Chapter 18: Installing the Turtleback


 

Step 7:  Installing the Upper Half of the Firewall

This step is a no-brainer and is straight forward.  I installed my upper firewall before I installed the center section spar.  I was very careful to ensure the firewall was perpendicular to the fuselage centerline.

 

Step 8:  Installing the Turtleback

(Note: I performed this step out of sequence from Cozy Plans.)

I built the entire canopy before finally committing to performing this step.  Again, I don't really know why I waited but I must have had some reason, right?  All went well with the big flox squeeze.  Since I did this so late in the process with the entire canopy/turtleback, I could not get "inside" the plane to scrape away the oozed flox.   There's nothing too hard about making the aft cut at the drip rail.  Just go slow, be careful, and don't cut too deep.  I used the dremel tool to make the cut. I haven't finished the drip rail yet, so check back later.  Once I gained access to the inside of the fuselage, I crawled in back and spent some quality time with the grinder and the oozed flox.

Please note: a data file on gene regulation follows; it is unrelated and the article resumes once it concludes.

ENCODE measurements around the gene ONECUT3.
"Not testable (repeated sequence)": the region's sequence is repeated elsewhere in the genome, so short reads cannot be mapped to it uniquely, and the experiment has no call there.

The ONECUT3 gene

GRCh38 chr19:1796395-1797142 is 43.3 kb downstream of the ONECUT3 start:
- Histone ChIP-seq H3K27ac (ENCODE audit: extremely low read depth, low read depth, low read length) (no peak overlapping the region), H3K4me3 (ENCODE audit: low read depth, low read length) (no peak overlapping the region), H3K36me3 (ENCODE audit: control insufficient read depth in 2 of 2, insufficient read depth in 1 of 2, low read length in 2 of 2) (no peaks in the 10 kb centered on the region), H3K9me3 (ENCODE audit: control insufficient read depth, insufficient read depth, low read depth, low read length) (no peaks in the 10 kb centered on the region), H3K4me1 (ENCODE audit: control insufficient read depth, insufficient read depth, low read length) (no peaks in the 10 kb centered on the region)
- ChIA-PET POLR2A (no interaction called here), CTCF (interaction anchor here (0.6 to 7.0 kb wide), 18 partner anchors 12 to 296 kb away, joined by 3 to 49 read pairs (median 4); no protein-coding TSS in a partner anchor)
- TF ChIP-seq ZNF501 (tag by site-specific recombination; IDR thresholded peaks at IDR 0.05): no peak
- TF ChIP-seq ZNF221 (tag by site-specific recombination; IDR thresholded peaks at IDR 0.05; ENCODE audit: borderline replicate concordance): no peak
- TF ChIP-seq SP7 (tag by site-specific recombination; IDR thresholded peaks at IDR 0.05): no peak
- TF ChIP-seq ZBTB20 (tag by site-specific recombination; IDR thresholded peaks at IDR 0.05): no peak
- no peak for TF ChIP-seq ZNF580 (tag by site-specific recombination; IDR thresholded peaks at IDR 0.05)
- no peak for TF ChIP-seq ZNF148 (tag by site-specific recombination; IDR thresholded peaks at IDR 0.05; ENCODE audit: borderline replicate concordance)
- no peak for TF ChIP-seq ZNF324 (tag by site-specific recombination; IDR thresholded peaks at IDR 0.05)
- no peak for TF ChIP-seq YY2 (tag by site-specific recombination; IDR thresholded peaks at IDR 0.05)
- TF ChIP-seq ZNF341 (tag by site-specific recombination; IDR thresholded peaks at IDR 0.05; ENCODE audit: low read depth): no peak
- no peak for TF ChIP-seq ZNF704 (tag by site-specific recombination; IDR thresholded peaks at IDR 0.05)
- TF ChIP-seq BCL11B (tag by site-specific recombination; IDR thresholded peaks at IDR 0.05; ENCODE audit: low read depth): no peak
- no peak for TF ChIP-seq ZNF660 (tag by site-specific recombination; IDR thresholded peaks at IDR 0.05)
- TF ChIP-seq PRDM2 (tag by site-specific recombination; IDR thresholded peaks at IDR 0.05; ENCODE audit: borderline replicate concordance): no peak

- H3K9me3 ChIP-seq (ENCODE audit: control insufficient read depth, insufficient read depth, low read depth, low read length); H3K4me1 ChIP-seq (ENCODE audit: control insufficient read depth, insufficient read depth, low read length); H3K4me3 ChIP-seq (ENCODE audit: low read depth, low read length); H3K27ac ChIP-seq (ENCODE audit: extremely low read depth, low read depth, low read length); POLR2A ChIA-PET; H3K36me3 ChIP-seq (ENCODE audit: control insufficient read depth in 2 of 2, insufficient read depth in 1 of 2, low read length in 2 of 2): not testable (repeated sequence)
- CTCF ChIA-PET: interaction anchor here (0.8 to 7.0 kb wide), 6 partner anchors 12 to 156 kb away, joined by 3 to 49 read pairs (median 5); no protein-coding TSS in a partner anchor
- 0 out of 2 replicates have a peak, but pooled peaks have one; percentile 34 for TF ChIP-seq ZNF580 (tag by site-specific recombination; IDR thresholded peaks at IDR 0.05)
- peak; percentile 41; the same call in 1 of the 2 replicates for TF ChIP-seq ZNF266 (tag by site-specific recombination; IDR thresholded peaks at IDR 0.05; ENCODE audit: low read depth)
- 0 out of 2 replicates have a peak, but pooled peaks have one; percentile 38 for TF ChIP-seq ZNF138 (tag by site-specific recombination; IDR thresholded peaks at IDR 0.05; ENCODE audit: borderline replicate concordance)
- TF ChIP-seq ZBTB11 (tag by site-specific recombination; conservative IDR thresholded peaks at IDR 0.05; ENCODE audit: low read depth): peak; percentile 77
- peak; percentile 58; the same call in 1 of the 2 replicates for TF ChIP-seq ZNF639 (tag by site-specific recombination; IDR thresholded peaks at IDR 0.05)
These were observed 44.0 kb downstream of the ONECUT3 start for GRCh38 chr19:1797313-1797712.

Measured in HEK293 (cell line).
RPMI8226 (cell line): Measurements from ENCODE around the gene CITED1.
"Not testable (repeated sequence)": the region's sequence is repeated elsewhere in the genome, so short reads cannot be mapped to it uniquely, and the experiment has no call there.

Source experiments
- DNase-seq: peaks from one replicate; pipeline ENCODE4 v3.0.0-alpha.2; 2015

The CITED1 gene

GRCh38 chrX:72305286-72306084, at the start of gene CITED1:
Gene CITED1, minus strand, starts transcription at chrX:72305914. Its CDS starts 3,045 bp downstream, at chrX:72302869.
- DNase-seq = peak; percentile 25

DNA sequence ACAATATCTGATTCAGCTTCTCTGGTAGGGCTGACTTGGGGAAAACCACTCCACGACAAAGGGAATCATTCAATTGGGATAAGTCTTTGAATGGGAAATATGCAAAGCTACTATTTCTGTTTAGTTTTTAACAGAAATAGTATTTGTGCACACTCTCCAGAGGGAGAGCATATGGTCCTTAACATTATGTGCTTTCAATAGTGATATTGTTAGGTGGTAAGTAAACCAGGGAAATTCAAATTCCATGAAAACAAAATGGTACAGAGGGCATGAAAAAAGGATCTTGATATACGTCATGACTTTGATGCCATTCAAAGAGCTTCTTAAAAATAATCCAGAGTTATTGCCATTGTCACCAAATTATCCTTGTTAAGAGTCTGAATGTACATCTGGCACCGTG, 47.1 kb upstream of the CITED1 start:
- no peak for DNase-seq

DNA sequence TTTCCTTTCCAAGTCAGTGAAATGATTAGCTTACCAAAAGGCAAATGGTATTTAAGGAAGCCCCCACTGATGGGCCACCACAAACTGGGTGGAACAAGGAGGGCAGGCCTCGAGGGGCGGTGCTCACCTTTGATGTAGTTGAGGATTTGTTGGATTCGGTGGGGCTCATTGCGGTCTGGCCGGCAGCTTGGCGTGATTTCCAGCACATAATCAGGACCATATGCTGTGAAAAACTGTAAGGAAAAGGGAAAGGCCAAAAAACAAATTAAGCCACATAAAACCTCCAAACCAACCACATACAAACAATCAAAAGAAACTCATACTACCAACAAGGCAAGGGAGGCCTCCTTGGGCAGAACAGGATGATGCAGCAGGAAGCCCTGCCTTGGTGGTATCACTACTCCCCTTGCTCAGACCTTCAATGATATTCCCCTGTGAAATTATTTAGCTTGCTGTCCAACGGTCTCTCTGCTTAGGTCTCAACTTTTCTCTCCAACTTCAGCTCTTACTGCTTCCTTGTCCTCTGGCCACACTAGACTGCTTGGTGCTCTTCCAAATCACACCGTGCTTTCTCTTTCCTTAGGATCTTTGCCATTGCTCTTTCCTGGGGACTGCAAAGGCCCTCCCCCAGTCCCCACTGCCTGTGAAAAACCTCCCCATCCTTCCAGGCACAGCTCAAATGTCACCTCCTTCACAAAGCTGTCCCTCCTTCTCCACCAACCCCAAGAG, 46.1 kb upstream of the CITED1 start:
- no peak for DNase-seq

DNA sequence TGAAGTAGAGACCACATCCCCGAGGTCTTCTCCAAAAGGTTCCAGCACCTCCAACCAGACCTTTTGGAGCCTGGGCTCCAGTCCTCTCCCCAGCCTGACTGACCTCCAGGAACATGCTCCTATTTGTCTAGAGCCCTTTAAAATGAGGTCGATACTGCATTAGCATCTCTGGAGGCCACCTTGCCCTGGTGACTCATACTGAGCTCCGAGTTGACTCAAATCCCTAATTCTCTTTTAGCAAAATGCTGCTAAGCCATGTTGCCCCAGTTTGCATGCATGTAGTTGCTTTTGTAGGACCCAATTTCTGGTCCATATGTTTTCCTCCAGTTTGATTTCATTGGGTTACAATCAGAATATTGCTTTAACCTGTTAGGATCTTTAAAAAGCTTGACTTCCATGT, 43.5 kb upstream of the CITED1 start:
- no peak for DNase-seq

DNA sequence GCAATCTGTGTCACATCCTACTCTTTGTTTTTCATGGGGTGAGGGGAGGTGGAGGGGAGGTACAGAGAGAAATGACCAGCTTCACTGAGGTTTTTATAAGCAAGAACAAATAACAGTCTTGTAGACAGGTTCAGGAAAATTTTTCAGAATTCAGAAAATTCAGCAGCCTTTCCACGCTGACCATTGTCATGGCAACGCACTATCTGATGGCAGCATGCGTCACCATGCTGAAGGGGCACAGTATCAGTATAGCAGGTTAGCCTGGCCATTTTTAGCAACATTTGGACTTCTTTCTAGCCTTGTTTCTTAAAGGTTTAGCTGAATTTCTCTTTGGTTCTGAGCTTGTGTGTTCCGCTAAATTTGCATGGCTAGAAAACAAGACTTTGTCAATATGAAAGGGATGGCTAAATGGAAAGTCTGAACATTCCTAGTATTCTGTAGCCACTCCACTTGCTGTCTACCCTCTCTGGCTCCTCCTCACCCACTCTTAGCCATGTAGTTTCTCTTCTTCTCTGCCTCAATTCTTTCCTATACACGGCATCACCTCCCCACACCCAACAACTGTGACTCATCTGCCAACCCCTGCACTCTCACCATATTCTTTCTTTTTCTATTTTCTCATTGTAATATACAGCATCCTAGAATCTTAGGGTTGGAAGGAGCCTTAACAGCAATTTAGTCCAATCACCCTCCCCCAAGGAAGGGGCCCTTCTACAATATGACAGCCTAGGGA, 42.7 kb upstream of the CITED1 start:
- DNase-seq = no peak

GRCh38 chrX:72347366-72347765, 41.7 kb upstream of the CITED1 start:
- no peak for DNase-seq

Step 9:  Engine Mount Reinforcements

The 5-BID exterior wraparound layups are easy to do, but there's nothing pretty about glassing the 8-BID interior reinforcements.  First, you have to sit cross-legged for hours facing the wrong way in the back seats.  Second, you really have to coax the BID to fit into the corners and around the longerons.  Perseverance pays off here. Since I use EZ-Poxy, I knew I'd lose sight of the aluminum inserts in the firewall.  EZ-Poxy is dark brown.  Any more than 3 layers and you can't see through the dark epoxy.  So prior to glassing in the interior reinforcements, I drilled a pilot hole through the aluminum inserts in the firewall, continuing through the cured exterior reinforcements.  It helps to have your engine mount on hand to drill the pilot holes to the exact width of the mount.  My mount was 3 millimeters too narrow.  

 

 


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